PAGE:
• Commentary,  Employment & Unemployment,  Inflation,  Macroeconomics

    Who Wins, Who Loses in the Fight Against Inflation

    The Centre for Future Work recently co-published with the Canadian Labour Congress a major new report on inflation: its causes, consequences, and how it could be tackled in a more balanced and fair manner (rather than throwing the whole economy into recession, which seems the inevitable outcome of the Bank of Canada’s current strategy). The report has generated considerable attention in print, broadcast, and social media. CBC’s daily political podcast, Front Burner, published a feature-length interview with report author Jim Stanford (Director of the Centre for Future Work) on why the Bank of Canada’s current approach is punishing workers for inflation they clearly did not cause. He discusses the options…

  • Employment & Unemployment,  Inflation,  Macroeconomics,  Research

    Orthodox Cure for Inflation Will Be Worse than the Disease

    Evidence is growing that Canada’s economy, and most other OECD nations, is heading into recession. Dramatic increases in interest rates around the world, motivated by a desire to clamp down inflation that broke out after the COVID pandemic, is undermining investment, job creation, and household spending power. The Centre for Future Work has jointly released a major new report with the Canadian Labour Congress documenting the flaws in the Bank of Canada’s diagnosis of current inflation, and the risks in its one-sided approach to solving the problem. The report, titled A Cure Worse than the Disease? Toward a More Balanced Understanding of Inflation and What to Do About It, was…

  • Commentary,  Employment & Unemployment,  Inflation,  Macroeconomics

    Podcast: Inflation, Recession, and Fairness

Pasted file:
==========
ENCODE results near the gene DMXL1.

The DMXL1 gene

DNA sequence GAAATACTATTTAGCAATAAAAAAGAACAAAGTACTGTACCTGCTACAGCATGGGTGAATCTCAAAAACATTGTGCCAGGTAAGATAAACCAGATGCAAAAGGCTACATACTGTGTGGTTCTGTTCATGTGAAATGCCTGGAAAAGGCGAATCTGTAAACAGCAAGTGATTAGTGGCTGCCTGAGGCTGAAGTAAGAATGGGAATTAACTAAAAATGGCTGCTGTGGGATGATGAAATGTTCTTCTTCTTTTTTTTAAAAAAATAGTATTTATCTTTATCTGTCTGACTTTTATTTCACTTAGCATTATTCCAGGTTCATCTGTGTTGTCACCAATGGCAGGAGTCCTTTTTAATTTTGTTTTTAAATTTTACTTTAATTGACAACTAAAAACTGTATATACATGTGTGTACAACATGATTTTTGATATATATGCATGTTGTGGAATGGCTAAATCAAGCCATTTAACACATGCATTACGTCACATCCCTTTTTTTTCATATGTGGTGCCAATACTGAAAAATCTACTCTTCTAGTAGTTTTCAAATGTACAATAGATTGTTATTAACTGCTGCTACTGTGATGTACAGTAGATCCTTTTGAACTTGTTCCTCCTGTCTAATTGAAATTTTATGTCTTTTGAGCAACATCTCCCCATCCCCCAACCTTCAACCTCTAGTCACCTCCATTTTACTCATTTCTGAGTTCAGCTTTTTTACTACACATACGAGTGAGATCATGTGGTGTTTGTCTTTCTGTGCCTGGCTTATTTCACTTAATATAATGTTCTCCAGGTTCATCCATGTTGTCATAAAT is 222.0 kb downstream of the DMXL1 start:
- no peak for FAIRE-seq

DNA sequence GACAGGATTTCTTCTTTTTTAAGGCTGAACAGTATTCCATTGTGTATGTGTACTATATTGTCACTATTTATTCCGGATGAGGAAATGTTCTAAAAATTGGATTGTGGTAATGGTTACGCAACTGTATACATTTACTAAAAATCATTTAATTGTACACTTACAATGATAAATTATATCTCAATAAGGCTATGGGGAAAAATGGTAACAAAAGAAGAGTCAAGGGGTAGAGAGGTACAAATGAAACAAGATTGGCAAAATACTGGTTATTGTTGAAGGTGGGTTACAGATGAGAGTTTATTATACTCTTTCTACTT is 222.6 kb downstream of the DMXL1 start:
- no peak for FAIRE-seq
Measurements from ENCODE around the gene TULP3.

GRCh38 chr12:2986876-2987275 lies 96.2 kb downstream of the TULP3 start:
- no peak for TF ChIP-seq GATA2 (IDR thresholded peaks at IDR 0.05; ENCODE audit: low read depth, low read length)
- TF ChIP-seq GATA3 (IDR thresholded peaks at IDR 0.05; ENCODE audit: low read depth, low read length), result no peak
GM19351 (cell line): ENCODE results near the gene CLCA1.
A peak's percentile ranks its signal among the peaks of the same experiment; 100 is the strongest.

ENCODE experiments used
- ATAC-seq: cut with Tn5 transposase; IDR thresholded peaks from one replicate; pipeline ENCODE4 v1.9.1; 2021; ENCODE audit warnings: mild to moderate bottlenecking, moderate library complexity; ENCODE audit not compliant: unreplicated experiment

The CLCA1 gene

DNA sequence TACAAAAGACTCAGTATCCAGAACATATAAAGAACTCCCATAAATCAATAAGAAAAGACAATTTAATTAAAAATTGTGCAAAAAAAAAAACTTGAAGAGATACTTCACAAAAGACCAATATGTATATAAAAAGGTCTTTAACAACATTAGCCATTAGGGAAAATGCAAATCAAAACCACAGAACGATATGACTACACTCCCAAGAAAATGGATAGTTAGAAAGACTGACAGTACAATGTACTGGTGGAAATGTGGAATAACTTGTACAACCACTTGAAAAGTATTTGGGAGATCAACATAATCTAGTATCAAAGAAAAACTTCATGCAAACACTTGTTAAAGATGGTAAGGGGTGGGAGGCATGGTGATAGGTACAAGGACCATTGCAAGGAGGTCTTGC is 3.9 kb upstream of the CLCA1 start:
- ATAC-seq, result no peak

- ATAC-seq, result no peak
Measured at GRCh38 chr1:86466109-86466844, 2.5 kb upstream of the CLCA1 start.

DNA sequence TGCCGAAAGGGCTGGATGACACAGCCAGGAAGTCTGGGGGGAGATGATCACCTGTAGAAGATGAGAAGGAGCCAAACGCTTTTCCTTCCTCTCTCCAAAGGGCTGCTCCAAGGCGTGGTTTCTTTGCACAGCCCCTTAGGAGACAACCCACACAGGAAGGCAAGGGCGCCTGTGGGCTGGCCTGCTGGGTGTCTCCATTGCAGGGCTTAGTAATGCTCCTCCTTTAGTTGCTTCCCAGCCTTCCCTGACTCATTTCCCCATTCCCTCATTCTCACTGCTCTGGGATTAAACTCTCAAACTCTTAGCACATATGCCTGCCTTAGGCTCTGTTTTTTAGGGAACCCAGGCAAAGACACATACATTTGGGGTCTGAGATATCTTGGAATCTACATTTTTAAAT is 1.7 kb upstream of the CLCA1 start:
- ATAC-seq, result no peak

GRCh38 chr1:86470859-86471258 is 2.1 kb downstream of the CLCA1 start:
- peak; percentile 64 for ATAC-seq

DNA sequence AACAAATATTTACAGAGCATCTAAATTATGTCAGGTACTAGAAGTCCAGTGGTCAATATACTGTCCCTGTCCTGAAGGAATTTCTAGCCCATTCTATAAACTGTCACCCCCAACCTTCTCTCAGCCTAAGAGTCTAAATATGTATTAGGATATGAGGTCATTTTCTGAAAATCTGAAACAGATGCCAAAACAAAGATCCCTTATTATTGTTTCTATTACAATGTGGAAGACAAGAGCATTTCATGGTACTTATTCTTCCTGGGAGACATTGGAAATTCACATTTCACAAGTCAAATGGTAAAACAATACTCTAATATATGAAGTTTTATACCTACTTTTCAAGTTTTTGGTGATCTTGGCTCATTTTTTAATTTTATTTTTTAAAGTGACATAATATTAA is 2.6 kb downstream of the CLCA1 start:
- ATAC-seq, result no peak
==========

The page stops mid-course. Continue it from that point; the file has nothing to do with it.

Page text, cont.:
Centre for Future Work Director Jim Stanford recently joined renowned political analyst and opinion researcher David Herle, on his Herle Burly podcast, to discuss the rising risk of recession in Canada, why the Bank of Canada is raising interest rates so aggressively, and whether there is a fairer way to manage post-COVID inflationary pressures. Stanford warned of the dangers of applying 1970s-vintage inflation theories and remedies to the unique combination of supply disruptions, energy price shocks, and oligopolistic market power than explain the current upsurge in inflation. He also emphasized that governments have ample fiscal room (given rapidly shrinking deficits) to support jobs and economic activity in months if the…

  • Inflation,  Macroeconomics,  Research

    Slowing Economy Should Give Bank of Canada Pause … But It Won’t

    New GDP data released last week confirm that higher interest rates and other headwinds have already slowed economic growth in Canada to a crawl. This should give the Bank of Canada pause to reconsider its schedule of aggressive interest rate hikes. That inflation was never attributable to overheated domestic economic conditions. Instead, statistical evidence indicates that current inflation is mostly the result of several unique post-pandemic factors: supply chain disruptions, higher energy prices, and a catch-up of consumer spending from depressed pandemic levels. Moreover, those largely temporary forces are already abating: several key global price indicators have fallen substantially in recent months (including petroleum, food, and shipping costs). By undercutting…